Monday, 17 June 2013

On Fathers' Day.




In the evening the sun came out, and my younger son, on the first of his Fathers' Days, was able to go for a walk with his wife, while his brother took photographs and his mother did the washing-up and baby-sitting duties.
Prior to that he had changed a couple of uncomfortably full nappies, spooned an assortment of foods into his small daughter and had a quick nap in the middle of the lawn, even though it was cool and starting to rain.
He had a bad night, a very early morning, and a number of joyful, laughter-filled hours in which small daughter trampled on him, played the keyboard with him, chewed whatever he was trying to read, patted his head, swung on his hands and broke into rapturous smiles whenever their eyes met.
A day pretty much like many others, in fact.

Fathers' Days are not that old.
I never experienced them in my own childhood, but a couple of decades back my sons spent a school afternoon producing heavily decorated cards, and were also persuaded to part with pocket-money on chocolate bars.
 ('Do you think he'll share it?'
 'Oh, I'm sure he will.'
 'Perhaps I'll put a note on it to remind him.')

This year my older son visited the place where his father's ashes are buried, and at dinner-time both of them fondly remembered their intense dislike of his morning cheerfulness, bursting into their bedrooms singing, 'Morning has Broken', but at the same time bringing them cups of tea.
I hadn't realised about the tea. In my own jaundiced early morning state I could not have trusted myself not to tip it into their tousled beds.
The early morning cheerfulness seemed like a trial for all of us.

I have tended to feel cynical about the commercialisation of these 'special' days, seeing them as opportunism yet again, but  yesterday was special, with so many confused memories of my own father as well, and my feeling of regret that I knew so little of him as a person because his interests and enthusiasms were always elsewhere.
But the celebration of the day felt right. There were memories of old fatherhood, with all its good and bad and confused bits, and there is the real joy of seeing new fatherhood, growing and strengthening with every soggy nappy, early-morning wake-up call and radiant recognition by a happy little daughter.

And now the early-morning cheerfulness is back - fresh, irresistible and so very welcome!

15 comments:

Zhoen said...

Bless all the good dads.

Relatively Retiring said...

Hear, hear Zhoen, and even the not so good ones!

Molly said...

Oh, how this brought back memories of my own dad and his morning cheerfulness! He'd come to wake up my sister and me for school and, regardless of the weather (chilly more often than not!) would fling back the curtains, throw open the windows and sing out "Rise and Shine Girls!" How I have missed him for the last thirty nine years....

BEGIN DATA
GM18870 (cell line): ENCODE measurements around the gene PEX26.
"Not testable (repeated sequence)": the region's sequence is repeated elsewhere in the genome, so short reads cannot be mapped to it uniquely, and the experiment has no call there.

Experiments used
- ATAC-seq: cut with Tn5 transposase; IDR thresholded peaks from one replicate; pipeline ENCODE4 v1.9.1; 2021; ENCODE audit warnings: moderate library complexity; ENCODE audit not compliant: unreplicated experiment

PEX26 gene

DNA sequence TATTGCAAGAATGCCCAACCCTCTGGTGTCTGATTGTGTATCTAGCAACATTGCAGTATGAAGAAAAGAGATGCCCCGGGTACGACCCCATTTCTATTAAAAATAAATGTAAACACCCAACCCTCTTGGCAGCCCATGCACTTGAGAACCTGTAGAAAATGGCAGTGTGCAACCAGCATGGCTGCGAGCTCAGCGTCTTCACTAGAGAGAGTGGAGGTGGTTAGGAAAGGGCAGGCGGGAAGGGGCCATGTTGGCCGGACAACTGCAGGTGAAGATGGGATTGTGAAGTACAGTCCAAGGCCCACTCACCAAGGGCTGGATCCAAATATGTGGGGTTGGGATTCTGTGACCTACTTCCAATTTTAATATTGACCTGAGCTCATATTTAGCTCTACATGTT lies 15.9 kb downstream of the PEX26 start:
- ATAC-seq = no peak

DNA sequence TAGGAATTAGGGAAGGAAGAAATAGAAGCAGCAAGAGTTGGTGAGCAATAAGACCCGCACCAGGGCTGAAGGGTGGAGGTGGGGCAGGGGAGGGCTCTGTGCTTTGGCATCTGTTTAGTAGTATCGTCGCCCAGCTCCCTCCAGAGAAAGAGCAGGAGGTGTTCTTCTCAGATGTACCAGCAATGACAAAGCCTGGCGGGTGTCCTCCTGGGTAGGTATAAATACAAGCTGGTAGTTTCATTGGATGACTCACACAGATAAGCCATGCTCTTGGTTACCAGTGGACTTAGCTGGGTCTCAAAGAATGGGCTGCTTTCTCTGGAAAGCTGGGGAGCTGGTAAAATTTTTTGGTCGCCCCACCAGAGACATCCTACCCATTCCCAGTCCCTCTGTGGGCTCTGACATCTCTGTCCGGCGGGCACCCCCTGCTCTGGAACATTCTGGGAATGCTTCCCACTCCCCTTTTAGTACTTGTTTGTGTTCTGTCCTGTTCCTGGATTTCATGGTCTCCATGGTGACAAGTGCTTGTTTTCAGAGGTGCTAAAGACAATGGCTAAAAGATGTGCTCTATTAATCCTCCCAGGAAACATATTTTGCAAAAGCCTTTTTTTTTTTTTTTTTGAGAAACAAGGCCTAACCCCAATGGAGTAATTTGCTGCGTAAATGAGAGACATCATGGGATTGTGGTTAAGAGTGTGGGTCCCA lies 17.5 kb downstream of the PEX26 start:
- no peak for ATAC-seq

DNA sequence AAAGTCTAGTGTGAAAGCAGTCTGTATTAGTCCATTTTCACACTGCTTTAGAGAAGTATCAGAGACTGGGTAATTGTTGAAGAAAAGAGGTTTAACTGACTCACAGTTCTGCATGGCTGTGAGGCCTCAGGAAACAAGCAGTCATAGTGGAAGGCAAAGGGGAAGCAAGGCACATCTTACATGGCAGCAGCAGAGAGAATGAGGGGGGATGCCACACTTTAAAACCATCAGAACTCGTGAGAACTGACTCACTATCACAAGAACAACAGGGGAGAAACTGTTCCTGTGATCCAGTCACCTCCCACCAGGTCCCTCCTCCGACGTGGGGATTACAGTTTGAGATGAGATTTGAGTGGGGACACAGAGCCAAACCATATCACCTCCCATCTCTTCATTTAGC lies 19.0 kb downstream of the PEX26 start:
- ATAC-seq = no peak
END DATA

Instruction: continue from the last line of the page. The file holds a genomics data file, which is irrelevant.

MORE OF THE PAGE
Your Fathers' Day sounds lovely!

Elephant's Child said...

A beautiful post which made my eyes leak. Thank you. May there be many more such love-filled days...

Jenny Woolf said...

There wasn't such a thing as Father's day in my childhood. I think that we were a bit behind America and I can remember my dad saying it was just a waste of time and money. But in the end he got to appreciate it. Our kids hand make stuff so it is really nice and personal, and nice to have a day when someone is praised just for being who they are!

Relatively Retiring said...

Molly, E.C. and Jenny: thank you for your comments. The early-morning cheerfulness is a terrible thing when you're adolescent, and my sons enjoyed sharing their vivid memories of it.
After my husband's death I found many hand-made cards, bookmarks and other Fathers' Day souvenirs squirrelled away. Small Grand-daughter had made a face-print for her first such offering (meant to be a hand-print, but she slipped!). So yes, Jenny - all very personal.

pohanginapete said...

I share your cynicism — I feel it even more strongly about Mothers' Day — but agree that the reminder to celebrate (in the non-commercial sense of the word) people central to who we are can indeed feel right and joyous. Maybe it's even possible to enjoy it more by subverting the profiteers and enjoying it without fattening their wallets?

Relatively Retiring said...

P.Pete: a good point, and we certainly did that. A nap on the lawn in light drizzle costs nothing!

Isabelle said...

No, I like it - it doesn't need to be commercial.

My dad used to come into my room in the morning declaiming loudly "Awake! For morning in the bowl of night / Has cast the stone which sets the stars to flight!" And if we didn't show signs of alertness, he'd continue. There are a lot of verses.

Relatively Retiring said...

Isabelle: that's interesting -lots of Dads' special awakening quotes and songs!

Peregrina said...

Yes, I've always throughly disliked the commercial aspect of Mothers' and Fathers' Days, too. ["An ideal gift for Mother - show you love her by buying her the latest turbo-action vacuum cleaner. 20% discount off RRP this week only."]

I discouraged our children from buying anything. "Make a card, or pick some flowers from the garden, or write a funny pome ..." Once, young son came inside, beaming, with a bunch of bright yellow flowers he'd just picked. Unfortunately, dandelions close up when there's no sun shining on them.

Snoozing on the lawn in light drizzle sounds very refreshing. (Even the dandelions would have gone to sleep,too).

Relatively Retiring said...

Peregrina: I hope the new fathers had an equally happy day - or was it the wrong date for them?

Peregrina said...

Wrong date - but I'm sure they each had a happy day with their new daughters nevertheless.

Frances said...

Such happy posts, Relatively Retiring. Thank you.

Allison said...

This is cool!